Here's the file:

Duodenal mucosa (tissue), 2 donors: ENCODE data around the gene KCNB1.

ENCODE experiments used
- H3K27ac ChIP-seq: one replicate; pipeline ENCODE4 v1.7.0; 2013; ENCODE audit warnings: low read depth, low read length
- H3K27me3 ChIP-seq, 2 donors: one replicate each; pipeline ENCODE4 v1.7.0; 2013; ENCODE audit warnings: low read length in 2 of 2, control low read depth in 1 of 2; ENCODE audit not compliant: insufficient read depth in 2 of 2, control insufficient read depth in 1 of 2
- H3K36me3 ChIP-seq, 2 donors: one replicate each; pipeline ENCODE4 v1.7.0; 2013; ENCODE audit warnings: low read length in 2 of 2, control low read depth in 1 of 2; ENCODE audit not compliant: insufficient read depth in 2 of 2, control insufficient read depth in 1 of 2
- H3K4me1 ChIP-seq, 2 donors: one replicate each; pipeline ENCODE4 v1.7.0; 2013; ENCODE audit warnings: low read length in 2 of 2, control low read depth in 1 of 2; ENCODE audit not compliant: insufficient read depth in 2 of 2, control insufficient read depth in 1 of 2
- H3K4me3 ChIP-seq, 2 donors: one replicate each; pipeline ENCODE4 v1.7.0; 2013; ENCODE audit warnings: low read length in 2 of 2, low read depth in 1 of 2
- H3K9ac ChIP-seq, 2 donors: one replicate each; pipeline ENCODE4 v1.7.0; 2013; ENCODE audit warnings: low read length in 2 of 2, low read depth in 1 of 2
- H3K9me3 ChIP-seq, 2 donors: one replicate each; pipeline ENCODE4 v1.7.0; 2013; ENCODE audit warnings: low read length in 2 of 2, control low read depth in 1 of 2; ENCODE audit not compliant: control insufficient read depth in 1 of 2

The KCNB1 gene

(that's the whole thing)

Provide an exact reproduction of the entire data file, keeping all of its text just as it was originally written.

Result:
Duodenal mucosa (tissue), 2 donors: ENCODE data around the gene KCNB1.

ENCODE experiments used
- H3K27ac ChIP-seq: one replicate; pipeline ENCODE4 v1.7.0; 2013; ENCODE audit warnings: low read depth, low read length
- H3K27me3 ChIP-seq, 2 donors: one replicate each; pipeline ENCODE4 v1.7.0; 2013; ENCODE audit warnings: low read length in 2 of 2, control low read depth in 1 of 2; ENCODE audit not compliant: insufficient read depth in 2 of 2, control insufficient read depth in 1 of 2
- H3K36me3 ChIP-seq, 2 donors: one replicate each; pipeline ENCODE4 v1.7.0; 2013; ENCODE audit warnings: low read length in 2 of 2, control low read depth in 1 of 2; ENCODE audit not compliant: insufficient read depth in 2 of 2, control insufficient read depth in 1 of 2
- H3K4me1 ChIP-seq, 2 donors: one replicate each; pipeline ENCODE4 v1.7.0; 2013; ENCODE audit warnings: low read length in 2 of 2, control low read depth in 1 of 2; ENCODE audit not compliant: insufficient read depth in 2 of 2, control insufficient read depth in 1 of 2
- H3K4me3 ChIP-seq, 2 donors: one replicate each; pipeline ENCODE4 v1.7.0; 2013; ENCODE audit warnings: low read length in 2 of 2, low read depth in 1 of 2
- H3K9ac ChIP-seq, 2 donors: one replicate each; pipeline ENCODE4 v1.7.0; 2013; ENCODE audit warnings: low read length in 2 of 2, low read depth in 1 of 2
- H3K9me3 ChIP-seq, 2 donors: one replicate each; pipeline ENCODE4 v1.7.0; 2013; ENCODE audit warnings: low read length in 2 of 2, control low read depth in 1 of 2; ENCODE audit not compliant: control insufficient read depth in 1 of 2

The KCNB1 gene